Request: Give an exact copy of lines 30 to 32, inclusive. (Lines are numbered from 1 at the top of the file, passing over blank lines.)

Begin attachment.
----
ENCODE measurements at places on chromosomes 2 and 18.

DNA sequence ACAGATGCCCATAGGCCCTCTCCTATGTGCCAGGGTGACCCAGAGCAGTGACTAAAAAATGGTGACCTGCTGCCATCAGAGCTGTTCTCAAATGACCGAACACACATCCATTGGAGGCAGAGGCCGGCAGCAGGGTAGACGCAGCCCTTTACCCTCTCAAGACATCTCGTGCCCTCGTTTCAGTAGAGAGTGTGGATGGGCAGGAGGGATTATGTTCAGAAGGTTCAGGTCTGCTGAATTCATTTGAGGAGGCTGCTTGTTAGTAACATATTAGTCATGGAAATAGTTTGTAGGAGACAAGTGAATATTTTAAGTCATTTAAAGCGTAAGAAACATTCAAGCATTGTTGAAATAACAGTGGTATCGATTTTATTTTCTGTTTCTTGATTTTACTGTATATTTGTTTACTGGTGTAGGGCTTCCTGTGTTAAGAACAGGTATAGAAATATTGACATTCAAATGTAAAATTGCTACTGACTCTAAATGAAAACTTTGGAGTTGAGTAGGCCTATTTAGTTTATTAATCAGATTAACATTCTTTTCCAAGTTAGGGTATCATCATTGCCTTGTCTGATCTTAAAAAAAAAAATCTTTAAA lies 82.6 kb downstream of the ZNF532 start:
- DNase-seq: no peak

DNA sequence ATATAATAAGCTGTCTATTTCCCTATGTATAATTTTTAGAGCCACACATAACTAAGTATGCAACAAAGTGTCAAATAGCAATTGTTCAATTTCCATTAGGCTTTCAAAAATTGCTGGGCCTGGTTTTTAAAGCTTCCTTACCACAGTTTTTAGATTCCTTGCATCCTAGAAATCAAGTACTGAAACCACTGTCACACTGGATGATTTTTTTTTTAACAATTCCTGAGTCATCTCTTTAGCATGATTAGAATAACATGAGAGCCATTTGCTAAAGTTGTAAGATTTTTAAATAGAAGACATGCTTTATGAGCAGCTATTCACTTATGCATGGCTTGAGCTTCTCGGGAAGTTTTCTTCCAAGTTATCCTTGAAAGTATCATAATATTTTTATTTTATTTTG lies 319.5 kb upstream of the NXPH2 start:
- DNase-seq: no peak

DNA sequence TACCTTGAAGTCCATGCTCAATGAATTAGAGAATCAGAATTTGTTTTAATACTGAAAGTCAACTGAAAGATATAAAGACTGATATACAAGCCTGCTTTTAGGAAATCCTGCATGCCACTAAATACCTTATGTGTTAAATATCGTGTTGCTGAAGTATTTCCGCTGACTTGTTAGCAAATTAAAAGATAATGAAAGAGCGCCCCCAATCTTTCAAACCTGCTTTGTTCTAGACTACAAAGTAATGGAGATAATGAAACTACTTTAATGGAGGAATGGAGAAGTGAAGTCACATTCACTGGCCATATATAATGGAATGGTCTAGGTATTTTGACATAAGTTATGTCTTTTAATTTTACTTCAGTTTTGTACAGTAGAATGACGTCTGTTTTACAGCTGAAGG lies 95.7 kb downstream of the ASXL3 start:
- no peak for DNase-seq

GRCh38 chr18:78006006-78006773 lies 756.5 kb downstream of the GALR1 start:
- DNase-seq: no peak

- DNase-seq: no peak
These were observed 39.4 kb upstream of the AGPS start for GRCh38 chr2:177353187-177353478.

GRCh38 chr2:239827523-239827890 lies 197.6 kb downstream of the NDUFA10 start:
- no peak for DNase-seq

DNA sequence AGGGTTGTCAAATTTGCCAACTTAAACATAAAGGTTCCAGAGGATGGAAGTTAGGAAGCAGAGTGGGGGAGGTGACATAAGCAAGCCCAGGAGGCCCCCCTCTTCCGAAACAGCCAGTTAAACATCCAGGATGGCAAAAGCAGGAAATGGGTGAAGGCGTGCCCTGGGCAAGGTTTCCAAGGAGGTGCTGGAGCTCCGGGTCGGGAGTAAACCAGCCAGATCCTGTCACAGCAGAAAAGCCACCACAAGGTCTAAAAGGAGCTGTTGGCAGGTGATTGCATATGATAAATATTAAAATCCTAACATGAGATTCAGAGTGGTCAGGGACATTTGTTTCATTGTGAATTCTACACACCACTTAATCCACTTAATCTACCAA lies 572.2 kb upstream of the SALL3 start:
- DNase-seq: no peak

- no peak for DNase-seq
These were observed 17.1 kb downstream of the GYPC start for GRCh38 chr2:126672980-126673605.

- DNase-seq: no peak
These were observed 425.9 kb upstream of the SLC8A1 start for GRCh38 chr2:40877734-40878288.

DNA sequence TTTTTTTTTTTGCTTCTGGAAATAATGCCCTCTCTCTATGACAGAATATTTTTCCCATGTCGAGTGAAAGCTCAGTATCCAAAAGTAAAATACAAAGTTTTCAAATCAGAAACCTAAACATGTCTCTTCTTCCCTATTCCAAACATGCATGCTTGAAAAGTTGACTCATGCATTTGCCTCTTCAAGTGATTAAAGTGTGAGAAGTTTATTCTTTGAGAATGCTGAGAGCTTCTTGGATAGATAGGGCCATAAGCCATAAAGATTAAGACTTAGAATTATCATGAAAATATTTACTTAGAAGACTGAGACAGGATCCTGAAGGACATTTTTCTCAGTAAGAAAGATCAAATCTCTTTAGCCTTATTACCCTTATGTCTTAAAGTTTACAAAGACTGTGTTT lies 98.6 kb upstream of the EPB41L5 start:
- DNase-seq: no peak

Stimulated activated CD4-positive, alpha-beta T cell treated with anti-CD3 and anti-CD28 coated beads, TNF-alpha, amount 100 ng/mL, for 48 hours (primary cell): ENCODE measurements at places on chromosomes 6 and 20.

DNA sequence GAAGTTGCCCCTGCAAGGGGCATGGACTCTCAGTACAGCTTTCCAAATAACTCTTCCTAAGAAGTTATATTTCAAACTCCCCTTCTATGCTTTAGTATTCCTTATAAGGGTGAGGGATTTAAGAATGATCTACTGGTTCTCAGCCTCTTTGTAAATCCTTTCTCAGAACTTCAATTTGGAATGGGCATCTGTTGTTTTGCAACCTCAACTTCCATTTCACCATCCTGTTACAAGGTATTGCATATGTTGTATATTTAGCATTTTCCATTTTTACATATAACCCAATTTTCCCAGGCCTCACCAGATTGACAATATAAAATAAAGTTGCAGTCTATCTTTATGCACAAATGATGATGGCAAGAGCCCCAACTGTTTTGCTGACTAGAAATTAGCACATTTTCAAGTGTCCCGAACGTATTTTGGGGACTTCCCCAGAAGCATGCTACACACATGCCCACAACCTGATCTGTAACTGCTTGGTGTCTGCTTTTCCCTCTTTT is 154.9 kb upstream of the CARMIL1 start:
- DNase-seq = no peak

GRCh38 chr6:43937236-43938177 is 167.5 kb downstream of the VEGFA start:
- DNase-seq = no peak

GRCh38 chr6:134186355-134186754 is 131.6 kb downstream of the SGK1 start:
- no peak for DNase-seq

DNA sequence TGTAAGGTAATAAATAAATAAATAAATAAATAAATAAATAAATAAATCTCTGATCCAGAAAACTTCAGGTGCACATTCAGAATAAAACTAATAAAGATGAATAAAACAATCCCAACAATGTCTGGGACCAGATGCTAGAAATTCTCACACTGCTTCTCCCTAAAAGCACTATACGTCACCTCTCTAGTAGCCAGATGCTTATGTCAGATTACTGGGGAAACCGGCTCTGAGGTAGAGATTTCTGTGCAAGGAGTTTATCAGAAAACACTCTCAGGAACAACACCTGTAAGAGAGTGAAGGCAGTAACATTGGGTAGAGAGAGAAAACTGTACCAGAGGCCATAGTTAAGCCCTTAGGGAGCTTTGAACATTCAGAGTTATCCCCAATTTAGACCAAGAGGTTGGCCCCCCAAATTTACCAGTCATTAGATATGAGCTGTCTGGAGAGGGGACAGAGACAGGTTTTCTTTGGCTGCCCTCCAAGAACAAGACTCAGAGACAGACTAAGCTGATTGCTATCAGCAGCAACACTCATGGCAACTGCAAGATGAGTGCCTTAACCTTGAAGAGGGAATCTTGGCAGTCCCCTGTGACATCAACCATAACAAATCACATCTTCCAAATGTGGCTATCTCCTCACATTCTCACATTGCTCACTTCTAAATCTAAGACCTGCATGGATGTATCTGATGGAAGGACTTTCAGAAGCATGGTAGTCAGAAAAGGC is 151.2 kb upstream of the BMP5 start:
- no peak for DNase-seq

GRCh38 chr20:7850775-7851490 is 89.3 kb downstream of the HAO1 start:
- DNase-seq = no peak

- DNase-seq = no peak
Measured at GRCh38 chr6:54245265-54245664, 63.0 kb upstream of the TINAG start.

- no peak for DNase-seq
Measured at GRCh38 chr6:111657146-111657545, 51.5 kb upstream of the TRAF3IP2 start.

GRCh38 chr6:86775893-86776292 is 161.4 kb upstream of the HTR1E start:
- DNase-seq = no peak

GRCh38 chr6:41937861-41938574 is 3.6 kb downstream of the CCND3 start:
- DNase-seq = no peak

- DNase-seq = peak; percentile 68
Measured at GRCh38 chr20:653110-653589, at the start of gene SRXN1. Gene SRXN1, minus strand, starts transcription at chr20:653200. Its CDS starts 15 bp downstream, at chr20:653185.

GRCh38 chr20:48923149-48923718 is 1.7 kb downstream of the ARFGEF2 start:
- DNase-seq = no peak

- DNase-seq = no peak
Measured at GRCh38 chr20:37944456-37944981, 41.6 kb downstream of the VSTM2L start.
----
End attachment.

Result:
- no peak for DNase-seq

GRCh38 chr20:7850775-7851490 is 89.3 kb downstream of the HAO1 start:
- DNase-seq = no peak